How to keep: You’re going to need degrees in philosophy, comparative literature, and probably either particle physics or religious studies to keep conceptual cats as literary pets. The ability to psychically communicate with felines in general is preferred, although after all this work, you’re probably going to decide that it’s better if Toro, or a cat/concept creature like Toro, is just free. Even so, have lots of fresh catnip on hand for when your conceptual cat visits. This will keep them returning to you even when the higher planes call.
Outdoor and free range cats still need their vaccinations. In fact, they vaccinations more than your indoor cat! Capture them once a year for a check-up. (In the case of Toro, consider trying a Faraday cage.) Even conceptual literary pets get turned around now and then, so chip that cat! Also, be prepared to do some extra medical intervention. Our stable and staid modern world is still wild and wooly for felines, and it’s not unusual for them to be accosted by other members of their species or by predators.
Type: Peregrine Falcon
How to keep: Meat treats, time, and a nice, thick leather glove. Be ready for your falcon to splatter you with bird poop essentially all the time. This is what you get in exchange for your falcon’s incredible hunting abilities, which I assume is helping you to survive in the wilderness of your self-imposed preteen exile. Otherwise, you’ll need to be a licensed falconer and yes that really is a thing. In fact, if you try to keep any raptor without a license to do so, you will be in violation of the law.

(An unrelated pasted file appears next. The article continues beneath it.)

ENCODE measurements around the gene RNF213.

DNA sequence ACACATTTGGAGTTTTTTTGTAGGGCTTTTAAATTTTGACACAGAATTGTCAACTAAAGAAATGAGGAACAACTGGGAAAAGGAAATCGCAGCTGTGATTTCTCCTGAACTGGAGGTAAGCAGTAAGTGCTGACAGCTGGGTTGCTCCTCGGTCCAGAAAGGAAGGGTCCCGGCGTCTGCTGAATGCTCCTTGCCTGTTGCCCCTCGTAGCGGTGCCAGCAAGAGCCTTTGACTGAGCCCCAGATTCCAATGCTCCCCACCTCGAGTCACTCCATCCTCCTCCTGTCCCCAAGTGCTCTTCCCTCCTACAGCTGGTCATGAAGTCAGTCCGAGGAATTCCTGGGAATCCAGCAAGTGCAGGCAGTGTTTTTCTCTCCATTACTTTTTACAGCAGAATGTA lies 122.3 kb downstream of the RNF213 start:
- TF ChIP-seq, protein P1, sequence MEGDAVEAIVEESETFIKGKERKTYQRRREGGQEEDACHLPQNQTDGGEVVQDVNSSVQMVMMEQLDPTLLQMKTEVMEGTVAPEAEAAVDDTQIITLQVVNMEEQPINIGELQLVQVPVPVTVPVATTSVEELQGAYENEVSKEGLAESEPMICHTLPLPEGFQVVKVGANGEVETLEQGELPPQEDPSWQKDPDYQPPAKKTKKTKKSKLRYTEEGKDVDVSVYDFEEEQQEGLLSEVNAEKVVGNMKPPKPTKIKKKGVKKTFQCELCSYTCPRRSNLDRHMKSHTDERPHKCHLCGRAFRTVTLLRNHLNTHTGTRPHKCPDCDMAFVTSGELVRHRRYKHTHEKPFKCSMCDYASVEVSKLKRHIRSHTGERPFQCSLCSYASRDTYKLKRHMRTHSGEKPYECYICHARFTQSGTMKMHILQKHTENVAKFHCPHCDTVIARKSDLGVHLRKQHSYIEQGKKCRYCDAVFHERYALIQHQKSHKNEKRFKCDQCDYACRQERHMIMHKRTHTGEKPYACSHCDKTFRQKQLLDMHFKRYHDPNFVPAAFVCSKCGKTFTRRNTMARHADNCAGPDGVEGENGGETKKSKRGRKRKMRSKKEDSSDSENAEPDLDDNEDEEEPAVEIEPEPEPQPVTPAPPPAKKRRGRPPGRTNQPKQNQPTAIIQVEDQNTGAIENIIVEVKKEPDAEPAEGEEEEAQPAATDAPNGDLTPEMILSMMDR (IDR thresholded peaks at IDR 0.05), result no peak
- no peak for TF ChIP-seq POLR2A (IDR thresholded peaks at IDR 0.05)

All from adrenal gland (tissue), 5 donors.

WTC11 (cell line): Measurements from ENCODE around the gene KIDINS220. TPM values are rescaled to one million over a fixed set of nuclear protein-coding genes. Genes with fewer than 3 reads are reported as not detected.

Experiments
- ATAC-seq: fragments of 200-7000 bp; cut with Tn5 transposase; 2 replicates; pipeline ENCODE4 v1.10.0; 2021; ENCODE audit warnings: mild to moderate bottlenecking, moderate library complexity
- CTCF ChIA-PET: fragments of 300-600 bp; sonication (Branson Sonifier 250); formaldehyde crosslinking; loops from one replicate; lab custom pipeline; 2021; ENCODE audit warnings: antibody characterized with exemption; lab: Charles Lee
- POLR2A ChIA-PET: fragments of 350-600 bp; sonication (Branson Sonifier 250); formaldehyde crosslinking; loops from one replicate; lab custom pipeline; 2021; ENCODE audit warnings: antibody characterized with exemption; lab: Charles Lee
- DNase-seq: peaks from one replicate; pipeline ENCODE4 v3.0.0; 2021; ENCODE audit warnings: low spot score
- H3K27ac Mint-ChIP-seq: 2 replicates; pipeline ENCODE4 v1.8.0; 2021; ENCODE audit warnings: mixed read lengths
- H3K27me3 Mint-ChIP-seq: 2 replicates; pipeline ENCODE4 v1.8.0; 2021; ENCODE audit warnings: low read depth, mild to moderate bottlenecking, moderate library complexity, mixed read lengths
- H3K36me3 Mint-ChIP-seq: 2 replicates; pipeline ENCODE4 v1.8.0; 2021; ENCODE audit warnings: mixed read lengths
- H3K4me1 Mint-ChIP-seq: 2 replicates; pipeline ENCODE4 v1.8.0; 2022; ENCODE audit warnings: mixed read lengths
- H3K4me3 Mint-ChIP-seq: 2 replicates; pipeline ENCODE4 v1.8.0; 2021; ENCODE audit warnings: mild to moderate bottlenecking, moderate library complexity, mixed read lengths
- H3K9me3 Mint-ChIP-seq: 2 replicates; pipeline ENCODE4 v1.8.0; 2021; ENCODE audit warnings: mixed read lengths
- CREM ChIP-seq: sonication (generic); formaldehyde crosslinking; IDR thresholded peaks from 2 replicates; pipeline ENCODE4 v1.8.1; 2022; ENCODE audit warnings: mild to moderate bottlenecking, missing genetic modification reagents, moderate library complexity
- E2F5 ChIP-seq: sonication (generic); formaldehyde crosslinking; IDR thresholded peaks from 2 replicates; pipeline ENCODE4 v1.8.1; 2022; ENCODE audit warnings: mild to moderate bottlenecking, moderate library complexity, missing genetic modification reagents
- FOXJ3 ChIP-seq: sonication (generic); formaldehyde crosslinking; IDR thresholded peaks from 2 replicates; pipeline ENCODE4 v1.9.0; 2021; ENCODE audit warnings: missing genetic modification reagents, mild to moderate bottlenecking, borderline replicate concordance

Becoming a licensed falconer is extremely expensive and, since it involves an apprenticeship and regular inspections of your home by government officials, time consuming. Add to that the fact that falcons need to be flown daily and allowed to hunt. Finding a vet capable of keeping your falcon healthy can be a challenge too, and just like with your lion, you’ll need to build a special enclosure. Expect to get “nailed” (i.e. stabbed with a talon) on the regular.
Pet: Old Lace
How to keep: Psychic mind links are helpful when dealing with the prehistoric killer varieties of literary pets. Keep in mind that these obligate carnivores need to hunt in order to remain psychologically healthy. Kibble will not do in this case! Be advised that raptors are more like birds than traditional lizards. They’re extremely social and intelligent and will eat you if you fail to bond with them. Toys are a must. Some kind of convenient sci-fi explanation for your ability to prevent your raptor from sinking its magnificent fangs into everyone ahead of you in the grocery line is preferred.
Obviously, we’re not completely sure how to keep an actual deinonychus in captivity, because nobody’s tried it in real life before. You’ll be the first! However, raptors like peregrine falcons and owls, as well as carnivorous flock birds like crows and chickens, may give us clues to their behavior. (And yes, chickens are carnivorous. Ever seen one with a mouse? Ain’t pretty!) Fossil records suggest that raptor dinos flocked, which means you may need to keep a few of them together to keep them happy. Don’t be surprised if a pecking order emerges. Expect to feed them each 15 pounds of meat a day, just like with a big cat.